How Seb Coe got Sir Alex Ferguson to agree to coach Team GB’s London 2012 football team

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Seb Coe convinced Sir Alex Ferguson to coach Team GB’s male football team at the London 2012 Olympics, only for those plans to be thwarted  (Manchester United via Getty Images)
Seb Coe convinced Sir Alex Ferguson to coach Team GB’s male football team at the London 2012 Olympics, only for those plans to be thwarted (Manchester United via Getty Images)

10 years have passed since Seb Coe was the architect of London 2012 and he has whittled down his regrets to just two.

One involves the coup of coming close to getting Sir Alex Ferguson to coach Team GB’s male footballers, which the then Manchester United boss had agreed to do.

“We were having a bit of fragility around our Celtic cousins,” recalls Coe. “It suddenly occurred to me that the one unifying influence in all that would be having a not necessarily English coach.”

So, he rang Sir Bobby Charlton, who promised to have a word with Ferguson about the offer and get him to call back. For weeks, there was silence until his phone rang while supermarket shopping with his children.

“I was in a Tesco’s on Friday night filling baskets full of food for my kids,” he said. “I got a call, it said ‘Seb, it’s Alex here’. I threw a load of cash at one of my daughters to keep filling the trolley.”

Coe explained his theory to Ferguson, who had not been told the initial reason for the call by Charlton and thought Coe was ringing up for free tickets to Old Trafford. Ferguson’s first response was “I don’t know”.

Coe said: “Then there was a gap and then he went ‘oh Jesus, I’m already picking the team in my head’. So, I said ‘just think about it’.”

When they met later that year at the BBC Sports Personality of the Year Awards, the United boss told him it was a yes, only for the British Olympic Association (BOA) to intercede and say “it wasn’t for me to choose the England football coach”. The team ended up with Stuart Pearce as their coach, while Coe and Ferguson still joke about what might have been.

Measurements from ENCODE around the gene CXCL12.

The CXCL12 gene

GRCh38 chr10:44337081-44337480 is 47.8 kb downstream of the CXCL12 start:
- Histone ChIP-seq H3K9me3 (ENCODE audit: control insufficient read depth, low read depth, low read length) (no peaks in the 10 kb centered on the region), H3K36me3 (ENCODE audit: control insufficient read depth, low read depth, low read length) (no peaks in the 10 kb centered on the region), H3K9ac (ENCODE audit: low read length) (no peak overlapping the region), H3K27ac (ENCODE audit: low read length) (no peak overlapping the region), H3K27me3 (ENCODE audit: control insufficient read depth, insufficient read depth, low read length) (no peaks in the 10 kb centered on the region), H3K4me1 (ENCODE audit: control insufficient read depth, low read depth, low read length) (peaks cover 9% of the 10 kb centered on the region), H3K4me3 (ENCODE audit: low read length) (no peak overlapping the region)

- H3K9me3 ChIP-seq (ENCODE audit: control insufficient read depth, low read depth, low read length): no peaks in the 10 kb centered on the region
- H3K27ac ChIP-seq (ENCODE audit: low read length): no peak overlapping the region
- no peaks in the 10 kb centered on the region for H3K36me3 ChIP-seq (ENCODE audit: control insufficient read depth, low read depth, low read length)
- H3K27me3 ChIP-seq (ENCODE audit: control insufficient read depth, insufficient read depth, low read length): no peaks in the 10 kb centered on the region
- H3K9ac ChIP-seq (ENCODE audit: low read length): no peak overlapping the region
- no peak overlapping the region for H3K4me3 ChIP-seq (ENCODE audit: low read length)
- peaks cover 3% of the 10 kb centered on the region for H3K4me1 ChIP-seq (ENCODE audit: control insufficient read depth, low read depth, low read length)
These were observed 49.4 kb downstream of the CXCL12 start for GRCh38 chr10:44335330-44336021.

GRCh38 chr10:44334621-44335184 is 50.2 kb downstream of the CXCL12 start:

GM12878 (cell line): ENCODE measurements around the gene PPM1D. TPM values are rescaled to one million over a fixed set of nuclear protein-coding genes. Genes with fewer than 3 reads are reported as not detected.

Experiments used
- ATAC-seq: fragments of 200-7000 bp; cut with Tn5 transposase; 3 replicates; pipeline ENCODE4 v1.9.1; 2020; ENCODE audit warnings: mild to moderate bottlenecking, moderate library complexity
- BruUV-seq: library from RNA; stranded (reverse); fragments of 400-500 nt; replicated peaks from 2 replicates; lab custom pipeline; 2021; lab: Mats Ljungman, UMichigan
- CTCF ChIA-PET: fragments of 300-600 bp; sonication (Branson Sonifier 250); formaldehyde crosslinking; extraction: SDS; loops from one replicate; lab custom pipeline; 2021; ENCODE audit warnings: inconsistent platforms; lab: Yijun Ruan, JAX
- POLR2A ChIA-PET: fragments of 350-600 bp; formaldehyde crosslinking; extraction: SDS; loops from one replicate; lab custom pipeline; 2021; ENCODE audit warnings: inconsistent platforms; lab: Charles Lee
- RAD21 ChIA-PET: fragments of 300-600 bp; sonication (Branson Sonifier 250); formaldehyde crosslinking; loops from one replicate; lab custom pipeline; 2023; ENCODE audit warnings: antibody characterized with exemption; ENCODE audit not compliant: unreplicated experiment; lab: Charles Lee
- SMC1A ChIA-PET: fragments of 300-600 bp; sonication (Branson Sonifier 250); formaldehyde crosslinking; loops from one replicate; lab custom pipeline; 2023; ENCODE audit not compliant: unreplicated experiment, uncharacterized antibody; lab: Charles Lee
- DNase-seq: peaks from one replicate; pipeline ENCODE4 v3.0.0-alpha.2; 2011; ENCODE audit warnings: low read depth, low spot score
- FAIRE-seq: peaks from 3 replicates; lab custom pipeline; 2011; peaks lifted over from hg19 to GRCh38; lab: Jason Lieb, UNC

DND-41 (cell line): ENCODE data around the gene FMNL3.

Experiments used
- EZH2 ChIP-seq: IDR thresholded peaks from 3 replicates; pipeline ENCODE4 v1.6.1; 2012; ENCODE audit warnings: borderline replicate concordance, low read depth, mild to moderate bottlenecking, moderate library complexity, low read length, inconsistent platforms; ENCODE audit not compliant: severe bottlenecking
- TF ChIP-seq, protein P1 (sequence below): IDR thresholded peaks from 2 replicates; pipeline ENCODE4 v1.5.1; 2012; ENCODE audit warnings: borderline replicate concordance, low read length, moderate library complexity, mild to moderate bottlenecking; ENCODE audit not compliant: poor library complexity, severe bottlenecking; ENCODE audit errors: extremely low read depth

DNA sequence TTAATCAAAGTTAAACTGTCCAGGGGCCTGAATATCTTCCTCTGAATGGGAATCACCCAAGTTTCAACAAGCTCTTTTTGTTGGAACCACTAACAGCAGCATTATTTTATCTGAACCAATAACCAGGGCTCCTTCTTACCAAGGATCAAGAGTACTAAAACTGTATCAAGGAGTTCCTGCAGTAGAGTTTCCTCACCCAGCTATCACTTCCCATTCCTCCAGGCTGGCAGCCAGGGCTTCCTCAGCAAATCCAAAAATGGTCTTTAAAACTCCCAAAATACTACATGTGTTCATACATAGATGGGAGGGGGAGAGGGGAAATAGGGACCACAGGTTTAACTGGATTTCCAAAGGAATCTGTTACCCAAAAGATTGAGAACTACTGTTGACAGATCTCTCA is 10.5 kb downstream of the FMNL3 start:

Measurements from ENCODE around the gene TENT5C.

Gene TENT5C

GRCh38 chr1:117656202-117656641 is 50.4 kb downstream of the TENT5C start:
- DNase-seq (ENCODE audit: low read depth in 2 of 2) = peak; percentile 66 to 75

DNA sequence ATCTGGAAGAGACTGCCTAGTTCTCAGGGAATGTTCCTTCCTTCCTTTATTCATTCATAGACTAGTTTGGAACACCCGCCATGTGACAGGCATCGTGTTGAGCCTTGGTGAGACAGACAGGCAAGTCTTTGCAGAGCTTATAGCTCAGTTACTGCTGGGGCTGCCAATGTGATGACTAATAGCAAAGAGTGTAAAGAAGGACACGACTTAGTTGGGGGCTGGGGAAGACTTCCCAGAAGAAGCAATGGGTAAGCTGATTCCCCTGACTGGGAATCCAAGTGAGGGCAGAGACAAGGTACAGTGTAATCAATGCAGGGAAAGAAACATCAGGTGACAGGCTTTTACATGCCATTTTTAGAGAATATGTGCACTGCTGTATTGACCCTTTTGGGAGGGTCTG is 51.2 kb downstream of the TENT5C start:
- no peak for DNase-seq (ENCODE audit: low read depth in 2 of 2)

Coe is fiercely proud of the Games that London managed to host back in 2012, the regeneration of the area in east London, as well as the capital showing off its history, multi-culturalism and heritage.

However, the Ferguson anecdote aside, he has a more serious regret. “What am I disappointed about?” he asked. “That school sport became a political football. We should have done more off the back of the Games.

Mo Farah and Greg Rutherford celebrate their incredible success on ‘Super Saturday’ (Getty Images)
Mo Farah and Greg Rutherford celebrate their incredible success on ‘Super Saturday’ (Getty Images)

“But they were a Games made in Britain by people in Britain. That’s the thing I look back with most nostalgia about, that so many people came together from communities that maybe didn’t think they had much in common with each other. The greatest Games ever – I’m not ashamed to say that. I think they were on pretty much every metric.”

As a former 800metre runner, unsurprisingly his sporting highlight still remains David Rudisha leading from start to finish to win gold over two laps of the track in world-record pace. Sat next to another middle-distance great in Kip Keino for the race, Keino revealed how Rudisha had told him his plans to shatter the world record and warning against his fellow Kenyans trying to match his pace.

“If you get to an Olympic final, you don’t give a s**t if it takes six minutes to get across the line, you want to win it,” said Coe. “To execute it without pacemakers. For me, it was the best single performance of the Games in any sport.”

Coe has been in Eugene for the past week-and-a-half overseeing the World Athletics Championships as president of World Athletics.

And with Britain having come home with seven medals, he believes there is reason to be positive a decade on from the likes of Super Saturday when the athletics team celebrated triple athletics gold on one evening courtesy of Mo Farah, Jessica Ennis-Hill and Greg Rutherford inside the Olympic Stadium.

“There’s some really optimistic things that have happened,” said Coe. “The women have been the torchbearers. I do genuinely think they’re on the right path. London 2012 was about inspiring a fresh generation of Olympians…and the legacy across so many other sports is profound.”

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